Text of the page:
22. December 2023 | Magazine:

International graduate school planned with Chile Joint research into the degradation of crude oil by bacteria

A long-standing research relationship is bearing fruit. The scientific exchange and cooperation between TU Braunschweig and the Universidad de Chile in Santiago de Chile is to be intensified through a joint graduate school on extremely adaptable bacteria that can degrade petroleum residues. To this end, Dr Ignacio Poblete, Associate Professor of Bioprocess Engineering from Santiago de Chile, visited the Braunschweig Centre for Systems Biology (BRICS) as a guest scientist.

Ignacio Poblete is researching extremely adaptable bacteria that can break down petroleum residues together with scientists from Braunschweig. Photo credit: Ignacio Poblete

Ignacio Poblete already knows Braunschweig very well: he was a researcher here from 2008 to 2012. In 2012, he completed his PhD in systems biology at the Helmholtz Centre for Infection Research (HZI) and TU Braunschweig. He then worked as a postdoc at the Institute of Bioprocess Engineering at TU Braunschweig. Ignacio Poblete is now Professor of Chemical and Bioprocess Engineering at the University of Santiago de Chile. He heads the Biosystems Engineering Lab, which specialises in the development of microbial systems for the production of industrial chemicals and the bioremediation of persistent and toxic compounds using microorganisms.

Extremophilic bacteria as a common basis for research

Sampling in the Atacama Desert in northern Chile, one of the driest regions in the world. Photo credit: Ignacio Poblete

Antarctica is home to bacteria known as extremophiles, which have adapted to the extreme environmental conditions. Photo credit: Ignacio Poblete

Since completing his doctorate in Braunschweig, Ignacio Poblete has maintained contact with scientists at the TU Braunschweig and there has been a collaboration between his laboratory and the Institute of Microbiology at BRICS for several years. The common research background is bacteria that live in extreme locations, the so-called extremophiles. These microorganisms have adapted to extreme environmental conditions that are considered hostile to other organisms. Due to the country’s location, such bacteria can be found in Chile: The South American country stretches 4275 kilometres from north to south along the Andes and the Pacific Ocean. In addition to the high mountains, northern Chile is home to the Atacama Desert, one of the driest regions in the world. To the south-east of Chile lies the Chilean Antarctic Territory, a part of Antarctica claimed by Chile but not recognised internationally.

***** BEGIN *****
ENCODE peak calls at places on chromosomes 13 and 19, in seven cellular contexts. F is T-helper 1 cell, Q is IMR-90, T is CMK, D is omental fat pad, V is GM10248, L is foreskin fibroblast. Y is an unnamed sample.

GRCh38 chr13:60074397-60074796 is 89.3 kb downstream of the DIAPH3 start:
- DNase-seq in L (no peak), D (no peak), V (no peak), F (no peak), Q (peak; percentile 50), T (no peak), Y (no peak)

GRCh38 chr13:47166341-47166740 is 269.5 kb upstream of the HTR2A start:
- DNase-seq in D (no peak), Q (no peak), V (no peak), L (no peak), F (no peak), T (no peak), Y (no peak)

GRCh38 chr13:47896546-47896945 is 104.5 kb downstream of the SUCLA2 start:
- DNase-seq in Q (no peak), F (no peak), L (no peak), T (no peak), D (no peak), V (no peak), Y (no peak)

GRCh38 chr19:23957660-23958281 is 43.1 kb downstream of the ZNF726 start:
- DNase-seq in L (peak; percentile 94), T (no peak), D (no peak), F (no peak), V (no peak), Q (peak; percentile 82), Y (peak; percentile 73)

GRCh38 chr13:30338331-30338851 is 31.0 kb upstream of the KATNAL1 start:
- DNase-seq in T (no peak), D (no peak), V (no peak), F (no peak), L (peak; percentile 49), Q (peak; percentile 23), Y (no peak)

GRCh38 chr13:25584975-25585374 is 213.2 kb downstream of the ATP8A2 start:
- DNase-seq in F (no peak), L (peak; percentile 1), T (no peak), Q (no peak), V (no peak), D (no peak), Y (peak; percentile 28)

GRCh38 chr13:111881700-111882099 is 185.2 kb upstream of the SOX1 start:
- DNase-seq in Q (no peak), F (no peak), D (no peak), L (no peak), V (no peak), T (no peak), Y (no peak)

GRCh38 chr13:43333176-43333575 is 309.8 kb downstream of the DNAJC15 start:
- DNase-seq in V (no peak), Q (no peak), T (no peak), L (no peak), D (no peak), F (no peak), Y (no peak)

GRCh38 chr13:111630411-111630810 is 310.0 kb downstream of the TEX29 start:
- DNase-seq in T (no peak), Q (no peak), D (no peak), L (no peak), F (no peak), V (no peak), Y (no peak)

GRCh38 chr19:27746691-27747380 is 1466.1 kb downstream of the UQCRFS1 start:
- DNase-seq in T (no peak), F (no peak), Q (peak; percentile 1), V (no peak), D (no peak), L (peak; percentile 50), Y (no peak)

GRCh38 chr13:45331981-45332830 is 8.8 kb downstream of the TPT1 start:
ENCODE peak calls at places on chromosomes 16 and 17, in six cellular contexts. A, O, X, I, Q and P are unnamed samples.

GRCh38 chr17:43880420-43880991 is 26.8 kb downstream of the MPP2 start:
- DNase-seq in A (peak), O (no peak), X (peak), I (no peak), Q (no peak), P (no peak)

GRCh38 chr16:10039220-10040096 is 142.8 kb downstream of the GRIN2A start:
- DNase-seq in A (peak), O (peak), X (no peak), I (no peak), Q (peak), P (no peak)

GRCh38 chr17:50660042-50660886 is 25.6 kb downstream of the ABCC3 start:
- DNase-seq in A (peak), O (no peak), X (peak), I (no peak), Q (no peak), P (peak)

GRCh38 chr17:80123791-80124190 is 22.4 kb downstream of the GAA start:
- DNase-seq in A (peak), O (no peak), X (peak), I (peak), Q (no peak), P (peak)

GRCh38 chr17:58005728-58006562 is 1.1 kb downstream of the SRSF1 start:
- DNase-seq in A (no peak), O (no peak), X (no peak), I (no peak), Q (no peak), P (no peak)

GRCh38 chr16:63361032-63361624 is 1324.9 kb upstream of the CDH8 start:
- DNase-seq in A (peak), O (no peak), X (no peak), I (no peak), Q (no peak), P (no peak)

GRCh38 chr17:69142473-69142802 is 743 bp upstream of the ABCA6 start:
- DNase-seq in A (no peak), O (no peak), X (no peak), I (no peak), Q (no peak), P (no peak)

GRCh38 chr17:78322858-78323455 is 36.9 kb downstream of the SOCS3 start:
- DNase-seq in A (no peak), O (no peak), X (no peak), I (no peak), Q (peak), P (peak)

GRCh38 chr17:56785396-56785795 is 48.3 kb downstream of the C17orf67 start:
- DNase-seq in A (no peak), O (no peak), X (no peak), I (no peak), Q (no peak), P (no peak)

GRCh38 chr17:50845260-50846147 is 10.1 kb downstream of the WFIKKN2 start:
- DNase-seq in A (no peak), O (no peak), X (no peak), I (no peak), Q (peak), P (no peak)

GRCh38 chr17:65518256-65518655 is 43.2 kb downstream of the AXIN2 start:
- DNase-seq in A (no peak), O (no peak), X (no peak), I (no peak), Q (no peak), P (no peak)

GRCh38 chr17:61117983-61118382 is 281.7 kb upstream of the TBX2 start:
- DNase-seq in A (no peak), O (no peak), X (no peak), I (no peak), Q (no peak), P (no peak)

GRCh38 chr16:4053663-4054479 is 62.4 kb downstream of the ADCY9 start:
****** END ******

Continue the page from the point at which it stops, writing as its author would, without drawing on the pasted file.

Extremophiles degrade petroleum residues in ice

Sampling in the Atacama Desert in northern Chile, one of the driest regions in the world. Photo credit: Ignacio Poblete

Both in the hostile Atacama Desert and in Antarctica, researchers can obtain bacterial isolates on site. Together with scientists from the German Collection of Microorganisms and Cell Cultures (DSMZ), the German and Chilean scientists Dr Rebekka Biedendieck from the TU Institute of Microbiology and Prof Ignacio Poblete have already been able to characterise a new Antarctic bacterial species that produces biopolymers, carotenoids and antioxidants. Due to the high level of environmental pollution in Antarctica, the bacteria living there have another extreme adaptation: some of the Antarctic extremophiles degrade petroleum residues from the ice. “Making use of this biological degradation is one of the aims of the joint research on the bacteria,” says Ignacio Poblete, who provided information on this and on the production of biopolymers during his visit to TU Braunschweig. He also enriched the teaching programme with two lectures on biotechnology.

Planning a German-Chilean Graduate School

The Chilean Antarctic Territory is located south-east of Chile. Here, German and Chilean scientists have already been able to characterise a new Antarctic bacterial species. Photo credit: Ignacio Poblete

The idea of establishing a joint graduate school between TU Braunschweig and the DSMZ with the University of Santiago de Chile arose from their common research interests. One of the main reasons for his visit was to further plan the concept together. The graduate school will focus on microbial ecosystems of extreme locations and molecular biology, e.g. proteases, i.e. proteolytic enzymes, in extremophiles (isolates from the Atacama Desert and Antarctica). The German and Chilean PhD students at the Graduate School will work on different aspects of the same bacterium and will each spend a research year in Chile and Germany, learning the respective languages. In addition, a joint retreat for the doctoral students is planned once or twice a year.

The German-Chilean research team, which has already published several joint research results, is now in the process of planning and preparing an application for funding from the International Graduate School.